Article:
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Russian opposition protests against Putin's crackdown

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Russian opposition protests against Putin's crackdown


Russian opposition groups held an anti-government demonstration in Moscow on Tuesday, despite prosecutors asking some of their leaders to appear for questioning.

The march, which was authorised by city officials, is a protest against a new anti-demonstration law signed by President Vladimir Putin on Friday.

It hikes fines on people who participate in unauthorised protest action.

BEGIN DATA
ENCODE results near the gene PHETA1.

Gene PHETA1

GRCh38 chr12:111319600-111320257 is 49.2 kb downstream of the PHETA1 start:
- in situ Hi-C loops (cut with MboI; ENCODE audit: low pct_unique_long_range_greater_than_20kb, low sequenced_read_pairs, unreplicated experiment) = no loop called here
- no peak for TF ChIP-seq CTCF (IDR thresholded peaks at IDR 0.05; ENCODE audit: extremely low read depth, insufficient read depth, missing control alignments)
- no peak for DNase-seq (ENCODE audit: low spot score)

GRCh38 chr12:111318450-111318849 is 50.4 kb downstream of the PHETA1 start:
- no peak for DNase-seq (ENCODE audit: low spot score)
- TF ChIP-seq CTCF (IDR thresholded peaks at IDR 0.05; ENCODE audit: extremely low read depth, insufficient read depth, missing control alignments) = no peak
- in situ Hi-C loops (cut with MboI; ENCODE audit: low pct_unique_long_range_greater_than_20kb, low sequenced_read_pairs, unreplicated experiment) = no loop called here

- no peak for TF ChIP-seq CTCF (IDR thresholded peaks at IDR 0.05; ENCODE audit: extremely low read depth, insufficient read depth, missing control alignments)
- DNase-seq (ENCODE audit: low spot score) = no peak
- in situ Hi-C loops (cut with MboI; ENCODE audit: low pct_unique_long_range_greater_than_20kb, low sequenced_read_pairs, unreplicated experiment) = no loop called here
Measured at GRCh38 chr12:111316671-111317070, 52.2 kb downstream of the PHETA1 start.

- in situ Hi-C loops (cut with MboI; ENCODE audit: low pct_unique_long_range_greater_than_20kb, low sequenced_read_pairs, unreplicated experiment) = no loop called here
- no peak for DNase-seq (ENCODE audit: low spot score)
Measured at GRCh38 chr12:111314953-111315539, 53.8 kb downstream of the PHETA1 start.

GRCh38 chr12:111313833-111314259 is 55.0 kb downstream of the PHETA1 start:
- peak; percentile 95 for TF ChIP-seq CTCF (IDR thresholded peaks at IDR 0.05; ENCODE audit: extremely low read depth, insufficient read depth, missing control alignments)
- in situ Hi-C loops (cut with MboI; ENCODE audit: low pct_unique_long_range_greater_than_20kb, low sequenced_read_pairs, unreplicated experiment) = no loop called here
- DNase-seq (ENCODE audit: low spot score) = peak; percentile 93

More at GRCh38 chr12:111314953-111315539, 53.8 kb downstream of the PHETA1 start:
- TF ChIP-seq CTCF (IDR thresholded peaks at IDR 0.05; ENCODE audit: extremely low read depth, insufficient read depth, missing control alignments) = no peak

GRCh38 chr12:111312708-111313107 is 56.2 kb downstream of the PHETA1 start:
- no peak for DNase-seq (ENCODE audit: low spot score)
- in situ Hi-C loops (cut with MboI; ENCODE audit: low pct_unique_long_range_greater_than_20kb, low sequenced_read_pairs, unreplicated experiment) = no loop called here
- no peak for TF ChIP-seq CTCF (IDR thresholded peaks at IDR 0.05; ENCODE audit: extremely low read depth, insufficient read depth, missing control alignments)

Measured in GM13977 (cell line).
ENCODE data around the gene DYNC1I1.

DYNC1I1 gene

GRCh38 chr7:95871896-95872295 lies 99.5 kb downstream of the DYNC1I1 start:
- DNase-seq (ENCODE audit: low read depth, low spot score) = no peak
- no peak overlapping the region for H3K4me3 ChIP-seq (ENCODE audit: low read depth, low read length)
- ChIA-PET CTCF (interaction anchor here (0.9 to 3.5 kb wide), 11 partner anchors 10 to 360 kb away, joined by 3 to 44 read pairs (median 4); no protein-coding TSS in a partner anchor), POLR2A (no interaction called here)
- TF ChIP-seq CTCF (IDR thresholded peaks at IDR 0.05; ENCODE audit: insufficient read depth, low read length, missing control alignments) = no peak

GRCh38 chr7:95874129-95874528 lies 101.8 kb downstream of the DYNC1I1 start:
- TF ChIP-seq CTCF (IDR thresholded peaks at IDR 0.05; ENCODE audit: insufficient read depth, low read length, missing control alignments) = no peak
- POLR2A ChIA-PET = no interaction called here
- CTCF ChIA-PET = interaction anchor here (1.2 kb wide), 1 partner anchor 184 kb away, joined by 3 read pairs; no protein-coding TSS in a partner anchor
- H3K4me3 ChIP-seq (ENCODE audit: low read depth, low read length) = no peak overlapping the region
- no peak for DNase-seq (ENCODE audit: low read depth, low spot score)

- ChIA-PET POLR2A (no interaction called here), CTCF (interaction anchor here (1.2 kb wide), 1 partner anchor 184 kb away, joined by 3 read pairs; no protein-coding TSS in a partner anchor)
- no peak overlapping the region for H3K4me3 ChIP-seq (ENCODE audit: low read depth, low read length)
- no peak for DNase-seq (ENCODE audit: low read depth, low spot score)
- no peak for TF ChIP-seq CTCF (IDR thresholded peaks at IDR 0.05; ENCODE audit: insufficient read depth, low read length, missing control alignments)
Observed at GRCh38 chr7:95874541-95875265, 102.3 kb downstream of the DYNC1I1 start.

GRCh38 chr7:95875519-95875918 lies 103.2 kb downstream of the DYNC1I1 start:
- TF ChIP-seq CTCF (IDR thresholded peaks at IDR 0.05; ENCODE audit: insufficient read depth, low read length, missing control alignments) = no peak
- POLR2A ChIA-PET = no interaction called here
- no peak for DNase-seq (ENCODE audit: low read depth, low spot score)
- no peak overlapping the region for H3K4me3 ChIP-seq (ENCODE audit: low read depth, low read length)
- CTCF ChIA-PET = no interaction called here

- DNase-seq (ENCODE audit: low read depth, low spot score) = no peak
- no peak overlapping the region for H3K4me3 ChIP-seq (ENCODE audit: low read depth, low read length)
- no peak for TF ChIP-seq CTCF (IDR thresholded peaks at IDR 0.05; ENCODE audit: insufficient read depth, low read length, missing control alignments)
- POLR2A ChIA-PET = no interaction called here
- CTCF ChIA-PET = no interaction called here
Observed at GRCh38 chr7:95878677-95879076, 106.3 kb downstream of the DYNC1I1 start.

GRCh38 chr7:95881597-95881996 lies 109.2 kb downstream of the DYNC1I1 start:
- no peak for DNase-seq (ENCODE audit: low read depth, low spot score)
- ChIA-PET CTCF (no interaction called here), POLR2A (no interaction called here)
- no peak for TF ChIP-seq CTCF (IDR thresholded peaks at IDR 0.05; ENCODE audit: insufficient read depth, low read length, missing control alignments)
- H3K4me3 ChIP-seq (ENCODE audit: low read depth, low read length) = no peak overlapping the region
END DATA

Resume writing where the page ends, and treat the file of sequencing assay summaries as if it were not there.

Left front leader Sergei Udlatsov was one of the four opposition figures called to meet with police.

He said that he refused to cooperate with investigators because he was the official organiser of today’s demonstration and was obliged to attend.

Police raided the homes of the opposition leaders on Monday as part of an investigation into a riot on May 6th, the eve of Putin’s inauguration.

One female protester said that Russia was “stuck in a dead end and that change must come as a matter of urgency.”

“Each day this feeling grows stronger,” she said.

Demonstrators have likened Putin’s crackdown to 1937, the year of Soviet dictator Joseph Stalin’s ‘Great Purge’.

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